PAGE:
Houston’s ordinance, similar to those passed in other cities in Texas, limits payday loans to 20% of the borrower’s gross monthly income. It limits loans to a maximum of four installments or three renewals, and requires that the proceeds of each installment or renewal reduce the loan principal by 25%.

Ellis said the passage of the ordinance was a “big blow” against industry opposition. State Senator Sylvie Garcia, D-Houston, said it would protect families and foreshadow future state-level action.

“For too long, hardworking Houston families have fallen prey to payday lenders as they try to survive month to month,” Garcia said in a statement when the ordinance was passed in December with the support of a coalition comprising religious leaders and the AARP. .

But the orders in Houston and other cities could be unenforceable or overturned by the courts, said Carona, chair of the Senate Business and Commerce Committee.

Carona said the legislation he proposed last year would have saved Texan consumers millions of dollars in fees, shielding them “from the debt cycle while preserving their access to credit and basic fundamentals. that support our market economy “. The proposal would have tied the maximum loan allowed a lender could offer to a borrower’s monthly income, limited the number of financial products lenders could offer, and capped the number of times an indebted borrower could refinance a loan.

After state legislation failed, which would have preceded local ordinances, Houston Mayor Annise Parker came forward with her proposal.

Rob Norcross, spokesperson for the Consumer Service Alliance of Texas, said the trade association or its members “reluctantly” expected to sue Houston and El Paso for the city ordinances, as they did in Austin, Dallas, San Antonio and Denton.

The Dallas ordinance isn’t working, Norcross said. More than 75 payday loan stores have closed in the past two years, resulting in the loss of 200 jobs, he said. The ordinance requires consumers to travel to a nearby town for loans or bad checks because they can’t get the type of loan they need in Dallas, he said.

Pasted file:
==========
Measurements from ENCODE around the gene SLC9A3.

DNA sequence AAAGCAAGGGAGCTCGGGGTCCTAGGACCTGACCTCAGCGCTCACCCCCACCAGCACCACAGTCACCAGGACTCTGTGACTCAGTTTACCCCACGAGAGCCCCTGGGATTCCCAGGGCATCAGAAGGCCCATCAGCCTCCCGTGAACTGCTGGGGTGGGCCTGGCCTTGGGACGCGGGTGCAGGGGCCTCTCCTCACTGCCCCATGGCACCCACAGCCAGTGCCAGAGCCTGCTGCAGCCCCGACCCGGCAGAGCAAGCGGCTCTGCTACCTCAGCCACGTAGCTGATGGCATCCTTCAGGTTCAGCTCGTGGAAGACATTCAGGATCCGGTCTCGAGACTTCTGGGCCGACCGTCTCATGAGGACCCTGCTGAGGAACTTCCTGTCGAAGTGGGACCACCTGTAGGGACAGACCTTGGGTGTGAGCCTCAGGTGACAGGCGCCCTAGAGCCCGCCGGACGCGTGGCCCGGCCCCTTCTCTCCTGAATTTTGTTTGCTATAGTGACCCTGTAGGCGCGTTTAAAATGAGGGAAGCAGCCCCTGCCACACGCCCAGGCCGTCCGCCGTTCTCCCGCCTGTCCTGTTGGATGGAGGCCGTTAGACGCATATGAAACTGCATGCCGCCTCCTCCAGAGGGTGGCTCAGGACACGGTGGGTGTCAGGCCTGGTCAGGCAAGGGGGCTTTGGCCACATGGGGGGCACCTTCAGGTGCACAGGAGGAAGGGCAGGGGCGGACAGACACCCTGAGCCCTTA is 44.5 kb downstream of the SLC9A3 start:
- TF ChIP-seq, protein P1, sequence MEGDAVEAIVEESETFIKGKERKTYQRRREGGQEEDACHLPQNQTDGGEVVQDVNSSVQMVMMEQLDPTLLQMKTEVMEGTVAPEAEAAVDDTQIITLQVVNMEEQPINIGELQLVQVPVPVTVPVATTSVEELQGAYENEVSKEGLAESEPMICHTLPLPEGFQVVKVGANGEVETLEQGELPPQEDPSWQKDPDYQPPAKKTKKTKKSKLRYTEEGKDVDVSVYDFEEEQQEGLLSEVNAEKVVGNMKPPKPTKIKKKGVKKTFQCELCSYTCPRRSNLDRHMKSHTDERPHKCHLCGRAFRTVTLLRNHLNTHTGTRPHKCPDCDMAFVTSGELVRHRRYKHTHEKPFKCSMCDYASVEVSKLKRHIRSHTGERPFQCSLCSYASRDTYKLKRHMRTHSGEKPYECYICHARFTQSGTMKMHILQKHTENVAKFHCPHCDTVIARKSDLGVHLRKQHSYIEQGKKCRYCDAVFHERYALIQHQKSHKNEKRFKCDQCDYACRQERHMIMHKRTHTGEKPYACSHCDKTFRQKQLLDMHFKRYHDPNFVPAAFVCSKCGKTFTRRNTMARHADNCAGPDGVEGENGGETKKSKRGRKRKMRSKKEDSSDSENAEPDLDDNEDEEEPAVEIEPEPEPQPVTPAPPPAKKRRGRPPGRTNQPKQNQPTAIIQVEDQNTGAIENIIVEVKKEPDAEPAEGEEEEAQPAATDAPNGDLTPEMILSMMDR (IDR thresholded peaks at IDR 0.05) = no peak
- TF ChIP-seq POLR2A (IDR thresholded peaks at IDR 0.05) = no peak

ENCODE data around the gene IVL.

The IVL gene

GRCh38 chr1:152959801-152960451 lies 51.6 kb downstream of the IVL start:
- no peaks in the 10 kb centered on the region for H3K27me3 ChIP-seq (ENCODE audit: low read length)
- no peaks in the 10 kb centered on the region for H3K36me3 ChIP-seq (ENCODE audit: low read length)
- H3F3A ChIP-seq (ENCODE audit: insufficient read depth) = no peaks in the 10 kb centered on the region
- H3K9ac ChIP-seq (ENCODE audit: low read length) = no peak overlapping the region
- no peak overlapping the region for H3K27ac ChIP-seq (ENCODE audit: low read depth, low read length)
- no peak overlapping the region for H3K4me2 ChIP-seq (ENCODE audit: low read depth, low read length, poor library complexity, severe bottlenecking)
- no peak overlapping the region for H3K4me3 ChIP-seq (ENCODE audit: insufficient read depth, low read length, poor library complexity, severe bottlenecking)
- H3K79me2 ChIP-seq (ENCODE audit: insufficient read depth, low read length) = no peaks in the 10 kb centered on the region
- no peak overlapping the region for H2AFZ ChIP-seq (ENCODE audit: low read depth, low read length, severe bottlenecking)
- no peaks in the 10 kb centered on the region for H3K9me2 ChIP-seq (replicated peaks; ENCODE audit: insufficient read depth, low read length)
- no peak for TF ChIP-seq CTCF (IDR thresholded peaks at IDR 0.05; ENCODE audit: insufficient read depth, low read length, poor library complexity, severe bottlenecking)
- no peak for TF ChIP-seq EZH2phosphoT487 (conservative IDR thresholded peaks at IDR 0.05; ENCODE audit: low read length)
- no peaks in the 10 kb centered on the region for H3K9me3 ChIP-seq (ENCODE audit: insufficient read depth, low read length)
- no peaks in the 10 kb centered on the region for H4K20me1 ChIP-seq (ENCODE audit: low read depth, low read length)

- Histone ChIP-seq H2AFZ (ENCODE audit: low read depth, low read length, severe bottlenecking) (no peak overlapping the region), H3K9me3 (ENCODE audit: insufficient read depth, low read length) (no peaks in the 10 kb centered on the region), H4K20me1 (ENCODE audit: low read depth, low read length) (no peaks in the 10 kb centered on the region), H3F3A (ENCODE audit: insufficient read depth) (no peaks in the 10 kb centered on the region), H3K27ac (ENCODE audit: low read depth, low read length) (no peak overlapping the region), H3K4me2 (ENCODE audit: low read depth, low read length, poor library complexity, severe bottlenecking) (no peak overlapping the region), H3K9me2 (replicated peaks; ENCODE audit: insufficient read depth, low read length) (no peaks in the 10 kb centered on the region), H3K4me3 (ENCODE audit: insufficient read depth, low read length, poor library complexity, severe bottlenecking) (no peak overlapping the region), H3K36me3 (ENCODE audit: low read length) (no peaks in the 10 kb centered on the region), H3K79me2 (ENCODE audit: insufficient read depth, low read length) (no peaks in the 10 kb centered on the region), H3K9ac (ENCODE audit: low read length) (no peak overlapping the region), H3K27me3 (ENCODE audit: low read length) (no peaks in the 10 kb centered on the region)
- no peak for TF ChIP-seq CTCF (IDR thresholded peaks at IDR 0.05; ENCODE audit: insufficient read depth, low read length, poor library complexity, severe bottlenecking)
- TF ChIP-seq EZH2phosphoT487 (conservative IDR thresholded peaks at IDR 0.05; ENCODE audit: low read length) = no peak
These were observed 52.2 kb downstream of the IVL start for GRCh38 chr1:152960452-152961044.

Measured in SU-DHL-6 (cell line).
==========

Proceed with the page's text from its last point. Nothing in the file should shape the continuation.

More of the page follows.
“Unfortunately, we are playing political games with people’s wallets,” Norcross said. “If what we’ve seen in Dallas over the past two years is statewide, it would be a significant issue for the viability of the industry but, more importantly, a significant issue for accessing credit. for Texas borrowers who in many cases have no other location.

Norcross said much of the criticism of the industry has come from people who don’t understand the numbers, like how annual percentage rates work for small, short-term loans. A 400% interest rate may seem high to people until they learn that it could mean someone borrowed $ 100 and had to pay back $ 117, he said.

While the alliance is concerned about municipal ordinances, it has always been in favor of a statewide regulatory framework on city ordinances, said Norcross.

“No, they don’t want statewide regulation,” Ellis said of the industry. “What they want is a statewide map to continue to abuse Texas families.”

Although the legislation was not passed in 2013, lawmakers passed measures in 2011 requiring payday lenders and auto title lenders to be licensed by the state and to publish a schedule of fees in a visible place. Consumer advocates have said the laws do not go far enough.

Don Baylor Jr., senior policy analyst at the Center for Public Policy Priorities, said he was pessimistic about the chances of the legislature passing state-wide reforms in 2015, in part because cities with ordinances do not want to lose local control.

Carona said in an email that he would continue to work on reform, but it was an uphill battle.

“Given the political environment on Capitol Hill, I am deeply concerned that we will have even more difficulty passing significant reforms in the next legislative session,” Carona wrote.

Additional reporting by Jay Root.